Monday, 20 January 2014

Virulence of Aspergillus fumigatus

Aspergillus fumigatus is a ubiquitous fungus that all humans are exposed to on a daily basis, but it rarely causes disease in healthy people. Ordinarily, when people breathe in Aspergillus spores (or conidia), the immune system kicks in and clears the fungus rapidly. In immunocompromised hosts, however—such as those with AIDS or undergoing transplantation—it can take hold and cause a variety of diseases, not least of which is an invasive form that is fatal in up to 40% of cases in the Western World.

This particular fungus naturally occupies a niche, making it a prime candidate to cause infection in a variety of hosts. It can survive a wide number of environmental conditions, for example, A. fumigatus grows optimally at 37°C and at pH between 3.7-7.6. However, it has been seen to survive between temperatures of 12-65°C, and pH levels between 2.1-8.8, making it a versatile organism. This, combined with it's ability to disperse throughout the air with ease, makes it a prime candidate to spread and rapidly adapt to it's host environment.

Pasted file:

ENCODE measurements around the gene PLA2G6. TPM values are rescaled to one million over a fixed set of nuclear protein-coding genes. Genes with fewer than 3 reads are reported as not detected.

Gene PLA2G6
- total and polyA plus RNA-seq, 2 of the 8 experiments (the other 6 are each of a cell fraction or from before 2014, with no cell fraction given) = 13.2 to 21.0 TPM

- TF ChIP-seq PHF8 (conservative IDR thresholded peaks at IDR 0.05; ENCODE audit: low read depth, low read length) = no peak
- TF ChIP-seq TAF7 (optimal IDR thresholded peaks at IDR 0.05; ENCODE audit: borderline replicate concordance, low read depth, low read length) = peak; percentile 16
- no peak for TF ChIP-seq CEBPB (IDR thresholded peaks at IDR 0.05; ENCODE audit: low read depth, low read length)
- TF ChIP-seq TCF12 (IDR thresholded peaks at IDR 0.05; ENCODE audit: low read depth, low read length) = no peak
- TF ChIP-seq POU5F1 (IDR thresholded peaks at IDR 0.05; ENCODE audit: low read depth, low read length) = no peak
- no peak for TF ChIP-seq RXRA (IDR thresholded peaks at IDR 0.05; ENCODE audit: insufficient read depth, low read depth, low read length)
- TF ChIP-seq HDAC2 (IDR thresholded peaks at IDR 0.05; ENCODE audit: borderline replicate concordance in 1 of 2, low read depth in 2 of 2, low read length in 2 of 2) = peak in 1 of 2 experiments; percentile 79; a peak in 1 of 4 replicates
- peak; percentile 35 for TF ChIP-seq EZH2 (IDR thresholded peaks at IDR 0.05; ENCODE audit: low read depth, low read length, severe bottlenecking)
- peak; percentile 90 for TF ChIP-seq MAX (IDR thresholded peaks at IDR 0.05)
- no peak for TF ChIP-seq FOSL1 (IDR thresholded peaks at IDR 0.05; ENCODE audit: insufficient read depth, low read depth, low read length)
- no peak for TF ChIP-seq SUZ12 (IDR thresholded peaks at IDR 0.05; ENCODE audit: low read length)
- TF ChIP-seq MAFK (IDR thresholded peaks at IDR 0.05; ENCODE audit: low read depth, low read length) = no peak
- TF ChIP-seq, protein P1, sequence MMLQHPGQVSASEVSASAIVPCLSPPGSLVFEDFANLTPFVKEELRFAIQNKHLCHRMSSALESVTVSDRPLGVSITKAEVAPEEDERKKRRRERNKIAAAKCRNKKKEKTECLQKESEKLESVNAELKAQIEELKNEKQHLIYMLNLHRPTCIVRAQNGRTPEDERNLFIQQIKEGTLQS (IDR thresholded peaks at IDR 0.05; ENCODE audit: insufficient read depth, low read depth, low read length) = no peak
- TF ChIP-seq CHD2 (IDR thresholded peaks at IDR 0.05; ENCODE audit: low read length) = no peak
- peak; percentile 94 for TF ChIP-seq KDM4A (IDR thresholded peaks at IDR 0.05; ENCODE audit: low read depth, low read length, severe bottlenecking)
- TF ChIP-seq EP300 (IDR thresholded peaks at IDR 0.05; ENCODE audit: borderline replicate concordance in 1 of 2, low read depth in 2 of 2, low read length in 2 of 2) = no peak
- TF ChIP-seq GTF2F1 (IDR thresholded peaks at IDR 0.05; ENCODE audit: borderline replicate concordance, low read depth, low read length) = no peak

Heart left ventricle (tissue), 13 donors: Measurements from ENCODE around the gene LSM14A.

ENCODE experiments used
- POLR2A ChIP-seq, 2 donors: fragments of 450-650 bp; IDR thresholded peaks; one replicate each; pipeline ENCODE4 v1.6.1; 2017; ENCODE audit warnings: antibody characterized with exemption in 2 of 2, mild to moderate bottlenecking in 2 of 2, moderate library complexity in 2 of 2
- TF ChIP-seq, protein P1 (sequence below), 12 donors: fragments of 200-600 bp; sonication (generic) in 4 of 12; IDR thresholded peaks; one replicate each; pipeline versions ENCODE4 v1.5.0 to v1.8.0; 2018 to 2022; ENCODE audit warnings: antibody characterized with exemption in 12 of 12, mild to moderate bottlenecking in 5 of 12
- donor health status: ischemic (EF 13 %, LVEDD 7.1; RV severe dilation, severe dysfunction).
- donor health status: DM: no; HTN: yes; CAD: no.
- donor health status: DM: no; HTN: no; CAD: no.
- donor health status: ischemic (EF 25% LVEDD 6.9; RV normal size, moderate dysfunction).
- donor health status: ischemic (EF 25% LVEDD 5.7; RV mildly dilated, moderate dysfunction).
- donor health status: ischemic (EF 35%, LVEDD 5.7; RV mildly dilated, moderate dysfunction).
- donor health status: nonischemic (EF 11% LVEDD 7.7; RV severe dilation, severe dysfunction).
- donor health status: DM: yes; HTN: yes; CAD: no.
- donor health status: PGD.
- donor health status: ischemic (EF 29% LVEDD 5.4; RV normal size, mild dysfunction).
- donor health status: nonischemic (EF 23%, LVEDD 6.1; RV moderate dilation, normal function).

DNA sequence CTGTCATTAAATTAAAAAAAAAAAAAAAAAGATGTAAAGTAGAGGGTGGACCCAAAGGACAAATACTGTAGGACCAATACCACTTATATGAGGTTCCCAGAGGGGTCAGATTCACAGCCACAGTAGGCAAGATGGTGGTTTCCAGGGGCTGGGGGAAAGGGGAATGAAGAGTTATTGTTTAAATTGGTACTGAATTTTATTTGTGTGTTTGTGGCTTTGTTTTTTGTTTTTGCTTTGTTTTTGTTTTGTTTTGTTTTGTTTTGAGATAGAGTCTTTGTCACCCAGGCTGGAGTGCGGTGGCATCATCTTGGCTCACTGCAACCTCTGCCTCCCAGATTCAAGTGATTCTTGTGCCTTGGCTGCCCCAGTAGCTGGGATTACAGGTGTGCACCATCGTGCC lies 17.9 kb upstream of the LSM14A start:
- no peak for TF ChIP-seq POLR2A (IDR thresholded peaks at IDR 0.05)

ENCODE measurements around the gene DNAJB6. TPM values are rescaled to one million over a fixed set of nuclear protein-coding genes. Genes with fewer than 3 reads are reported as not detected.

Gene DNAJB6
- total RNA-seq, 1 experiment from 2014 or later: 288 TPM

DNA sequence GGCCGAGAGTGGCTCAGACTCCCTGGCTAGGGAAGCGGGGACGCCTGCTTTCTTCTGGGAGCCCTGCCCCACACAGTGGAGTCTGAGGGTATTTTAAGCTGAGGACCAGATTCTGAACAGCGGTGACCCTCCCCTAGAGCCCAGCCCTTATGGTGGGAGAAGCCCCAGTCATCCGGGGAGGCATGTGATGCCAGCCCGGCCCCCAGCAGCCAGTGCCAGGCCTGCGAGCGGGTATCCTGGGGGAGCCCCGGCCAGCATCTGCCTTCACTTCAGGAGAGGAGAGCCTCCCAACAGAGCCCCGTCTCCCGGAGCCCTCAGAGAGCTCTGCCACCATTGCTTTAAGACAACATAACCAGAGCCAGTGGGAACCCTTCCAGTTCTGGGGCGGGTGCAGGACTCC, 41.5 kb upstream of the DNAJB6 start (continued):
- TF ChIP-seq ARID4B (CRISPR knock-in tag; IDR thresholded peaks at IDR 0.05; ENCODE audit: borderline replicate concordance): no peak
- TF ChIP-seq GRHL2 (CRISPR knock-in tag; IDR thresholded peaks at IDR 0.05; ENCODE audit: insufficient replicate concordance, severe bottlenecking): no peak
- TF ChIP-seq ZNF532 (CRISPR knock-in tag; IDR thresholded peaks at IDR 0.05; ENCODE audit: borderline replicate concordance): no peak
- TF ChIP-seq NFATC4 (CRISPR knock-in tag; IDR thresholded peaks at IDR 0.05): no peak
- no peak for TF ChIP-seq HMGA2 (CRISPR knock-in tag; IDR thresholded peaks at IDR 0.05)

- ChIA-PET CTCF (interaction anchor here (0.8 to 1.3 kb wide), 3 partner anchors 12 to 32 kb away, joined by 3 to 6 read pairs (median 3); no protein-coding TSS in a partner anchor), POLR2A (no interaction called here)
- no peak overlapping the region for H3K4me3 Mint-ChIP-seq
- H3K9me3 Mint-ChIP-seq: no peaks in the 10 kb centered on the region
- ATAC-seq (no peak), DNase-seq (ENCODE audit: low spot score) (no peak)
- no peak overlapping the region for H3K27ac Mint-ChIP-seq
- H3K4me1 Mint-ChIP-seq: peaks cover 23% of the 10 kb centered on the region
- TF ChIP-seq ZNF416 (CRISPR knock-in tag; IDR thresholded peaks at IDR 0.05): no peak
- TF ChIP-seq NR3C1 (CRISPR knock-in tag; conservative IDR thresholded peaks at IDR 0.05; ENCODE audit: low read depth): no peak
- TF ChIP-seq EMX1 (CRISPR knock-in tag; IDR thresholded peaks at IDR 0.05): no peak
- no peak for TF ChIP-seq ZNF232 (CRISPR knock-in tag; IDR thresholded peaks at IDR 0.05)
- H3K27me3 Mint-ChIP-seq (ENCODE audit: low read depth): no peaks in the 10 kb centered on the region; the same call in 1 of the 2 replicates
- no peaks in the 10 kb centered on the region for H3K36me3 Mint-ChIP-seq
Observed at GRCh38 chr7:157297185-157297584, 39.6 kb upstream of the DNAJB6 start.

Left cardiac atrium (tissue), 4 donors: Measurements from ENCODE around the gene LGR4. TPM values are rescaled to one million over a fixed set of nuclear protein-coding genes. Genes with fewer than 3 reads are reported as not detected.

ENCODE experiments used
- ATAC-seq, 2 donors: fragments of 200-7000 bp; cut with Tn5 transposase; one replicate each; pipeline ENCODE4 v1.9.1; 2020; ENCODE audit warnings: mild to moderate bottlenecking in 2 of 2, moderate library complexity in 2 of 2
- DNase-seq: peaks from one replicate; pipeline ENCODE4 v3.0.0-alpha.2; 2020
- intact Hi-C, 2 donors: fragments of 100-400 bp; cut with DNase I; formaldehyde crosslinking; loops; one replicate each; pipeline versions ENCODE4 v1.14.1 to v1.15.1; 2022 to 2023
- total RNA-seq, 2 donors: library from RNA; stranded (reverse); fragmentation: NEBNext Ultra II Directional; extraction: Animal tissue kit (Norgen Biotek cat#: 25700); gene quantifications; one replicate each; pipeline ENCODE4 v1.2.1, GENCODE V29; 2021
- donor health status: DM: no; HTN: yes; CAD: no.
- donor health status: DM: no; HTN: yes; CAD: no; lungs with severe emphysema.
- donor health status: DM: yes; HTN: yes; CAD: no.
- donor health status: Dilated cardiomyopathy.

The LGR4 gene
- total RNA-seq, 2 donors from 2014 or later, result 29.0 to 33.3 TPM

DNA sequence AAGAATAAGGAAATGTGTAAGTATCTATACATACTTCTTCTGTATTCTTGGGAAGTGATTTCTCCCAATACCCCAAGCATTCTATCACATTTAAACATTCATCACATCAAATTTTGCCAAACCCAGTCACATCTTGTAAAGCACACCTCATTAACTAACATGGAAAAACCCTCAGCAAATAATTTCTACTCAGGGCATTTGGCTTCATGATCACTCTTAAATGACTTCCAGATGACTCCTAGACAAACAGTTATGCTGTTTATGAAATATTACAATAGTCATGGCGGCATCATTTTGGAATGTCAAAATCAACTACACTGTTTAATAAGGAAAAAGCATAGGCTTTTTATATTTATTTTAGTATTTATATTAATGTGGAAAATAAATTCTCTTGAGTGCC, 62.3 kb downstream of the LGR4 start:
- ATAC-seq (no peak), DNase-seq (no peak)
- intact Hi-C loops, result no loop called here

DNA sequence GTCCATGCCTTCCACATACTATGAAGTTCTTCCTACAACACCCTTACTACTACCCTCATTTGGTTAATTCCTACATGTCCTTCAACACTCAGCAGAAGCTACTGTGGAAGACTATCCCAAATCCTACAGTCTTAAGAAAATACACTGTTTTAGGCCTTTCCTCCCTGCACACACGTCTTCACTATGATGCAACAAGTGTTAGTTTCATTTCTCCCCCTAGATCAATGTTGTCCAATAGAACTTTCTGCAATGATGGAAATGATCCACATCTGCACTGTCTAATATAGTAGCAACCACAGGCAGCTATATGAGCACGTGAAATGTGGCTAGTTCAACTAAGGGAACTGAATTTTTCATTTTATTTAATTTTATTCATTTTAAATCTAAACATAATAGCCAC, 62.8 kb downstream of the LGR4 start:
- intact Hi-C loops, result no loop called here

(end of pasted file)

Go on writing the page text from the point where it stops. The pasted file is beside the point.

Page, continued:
It is estimated that humans breathe over 100 A. fumigatus spores per day, and it uses sialic acid to bind to the respiratory systems of humans. When immune mechanisms are lacking to sufficiently clear these conidia, they rapidly germinate at body temperature and allow for extensive growth. By utilising a number of gene expression techniques, A. fumigatus reduces its need for iron, nitrogen and glucose, and learns to evade pH and oxidative stresses imposed upon it. Furthermore, it produces certain metabolites—such as gliotoxin—which are known to suppress immune mechanisms and even hurt immune cells.

These defensive and offensive mechanisms allow for rapid growth, and subsequent deterioration of human hosts, in immunocompromised individuals. In healthier hosts, such as those with allergic bronchopulmonary aspergillosis (ABPA), it is less an out-right infection but more allergic in nature. Here the fungus rarely evades the immune system effectively enough to outright spread throughout the lungs and body, though it is able to penetrate the immediate alveolar environment in the lungs. Over time, metabolic production can damage the linings of the lungs, but the disease is far less severe than in immunocompromised equivalent cases.

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